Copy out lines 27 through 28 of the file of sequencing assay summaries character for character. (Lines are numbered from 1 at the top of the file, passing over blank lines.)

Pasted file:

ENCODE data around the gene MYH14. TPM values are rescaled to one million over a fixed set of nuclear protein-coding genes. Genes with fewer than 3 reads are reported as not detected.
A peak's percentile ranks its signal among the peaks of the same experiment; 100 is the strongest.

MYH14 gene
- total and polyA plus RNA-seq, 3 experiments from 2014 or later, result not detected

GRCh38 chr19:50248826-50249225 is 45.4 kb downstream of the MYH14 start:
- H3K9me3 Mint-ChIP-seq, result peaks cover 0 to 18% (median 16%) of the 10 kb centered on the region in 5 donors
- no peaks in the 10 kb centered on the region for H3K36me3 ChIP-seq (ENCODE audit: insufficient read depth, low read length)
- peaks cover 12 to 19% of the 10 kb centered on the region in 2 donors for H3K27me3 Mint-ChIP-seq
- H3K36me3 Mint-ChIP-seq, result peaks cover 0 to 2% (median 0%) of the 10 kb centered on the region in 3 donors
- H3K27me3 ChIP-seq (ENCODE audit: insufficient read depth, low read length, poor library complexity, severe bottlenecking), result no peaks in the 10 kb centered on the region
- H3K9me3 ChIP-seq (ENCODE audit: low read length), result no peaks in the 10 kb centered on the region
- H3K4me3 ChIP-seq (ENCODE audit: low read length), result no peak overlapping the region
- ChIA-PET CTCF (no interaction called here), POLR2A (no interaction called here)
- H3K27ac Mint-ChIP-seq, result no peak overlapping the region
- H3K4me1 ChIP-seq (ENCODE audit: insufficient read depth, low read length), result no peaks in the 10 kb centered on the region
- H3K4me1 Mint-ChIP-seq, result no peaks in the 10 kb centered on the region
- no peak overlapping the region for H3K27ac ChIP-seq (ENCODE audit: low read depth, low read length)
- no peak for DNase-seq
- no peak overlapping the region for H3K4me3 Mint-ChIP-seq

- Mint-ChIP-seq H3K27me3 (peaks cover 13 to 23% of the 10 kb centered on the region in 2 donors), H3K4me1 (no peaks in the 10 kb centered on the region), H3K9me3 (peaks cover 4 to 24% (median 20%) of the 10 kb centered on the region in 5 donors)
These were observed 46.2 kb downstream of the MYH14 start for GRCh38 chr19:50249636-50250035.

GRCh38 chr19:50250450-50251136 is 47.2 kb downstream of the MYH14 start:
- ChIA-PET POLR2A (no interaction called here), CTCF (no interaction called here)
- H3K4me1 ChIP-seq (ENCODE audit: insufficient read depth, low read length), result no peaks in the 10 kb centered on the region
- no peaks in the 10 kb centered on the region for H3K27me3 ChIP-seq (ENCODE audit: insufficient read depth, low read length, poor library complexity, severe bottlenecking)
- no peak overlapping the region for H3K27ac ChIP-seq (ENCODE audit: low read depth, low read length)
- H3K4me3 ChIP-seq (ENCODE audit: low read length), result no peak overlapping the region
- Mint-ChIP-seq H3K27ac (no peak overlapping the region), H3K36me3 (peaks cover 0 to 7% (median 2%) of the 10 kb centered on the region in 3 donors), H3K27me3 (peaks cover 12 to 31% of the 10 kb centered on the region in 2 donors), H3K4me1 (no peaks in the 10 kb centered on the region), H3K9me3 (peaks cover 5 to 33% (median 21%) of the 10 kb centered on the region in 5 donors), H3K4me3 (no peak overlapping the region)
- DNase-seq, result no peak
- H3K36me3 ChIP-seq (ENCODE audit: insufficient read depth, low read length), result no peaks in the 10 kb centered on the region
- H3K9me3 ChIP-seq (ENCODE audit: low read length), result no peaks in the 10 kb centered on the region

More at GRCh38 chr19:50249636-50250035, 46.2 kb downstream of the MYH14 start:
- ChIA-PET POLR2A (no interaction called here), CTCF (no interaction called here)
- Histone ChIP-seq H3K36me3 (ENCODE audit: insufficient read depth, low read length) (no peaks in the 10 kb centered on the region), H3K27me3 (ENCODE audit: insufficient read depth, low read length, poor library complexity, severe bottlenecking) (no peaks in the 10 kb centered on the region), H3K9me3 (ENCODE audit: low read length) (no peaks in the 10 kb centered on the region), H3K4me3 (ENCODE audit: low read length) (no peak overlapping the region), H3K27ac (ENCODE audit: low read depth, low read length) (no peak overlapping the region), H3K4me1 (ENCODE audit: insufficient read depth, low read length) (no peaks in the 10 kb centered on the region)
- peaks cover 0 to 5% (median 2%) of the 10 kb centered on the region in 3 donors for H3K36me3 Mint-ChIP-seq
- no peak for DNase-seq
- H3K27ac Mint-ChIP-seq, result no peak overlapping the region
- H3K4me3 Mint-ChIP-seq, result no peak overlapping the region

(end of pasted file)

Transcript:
- H3K4me3 ChIP-seq (ENCODE audit: low read length), result no peak overlapping the region
- Mint-ChIP-seq H3K27ac (no peak overlapping the region), H3K36me3 (peaks cover 0 to 7% (median 2%) of the 10 kb centered on the region in 3 donors), H3K27me3 (peaks cover 12 to 31% of the 10 kb centered on the region in 2 donors), H3K4me1 (no peaks in the 10 kb centered on the region), H3K9me3 (peaks cover 5 to 33% (median 21%) of the 10 kb centered on the region in 5 donors), H3K4me3 (no peak overlapping the region)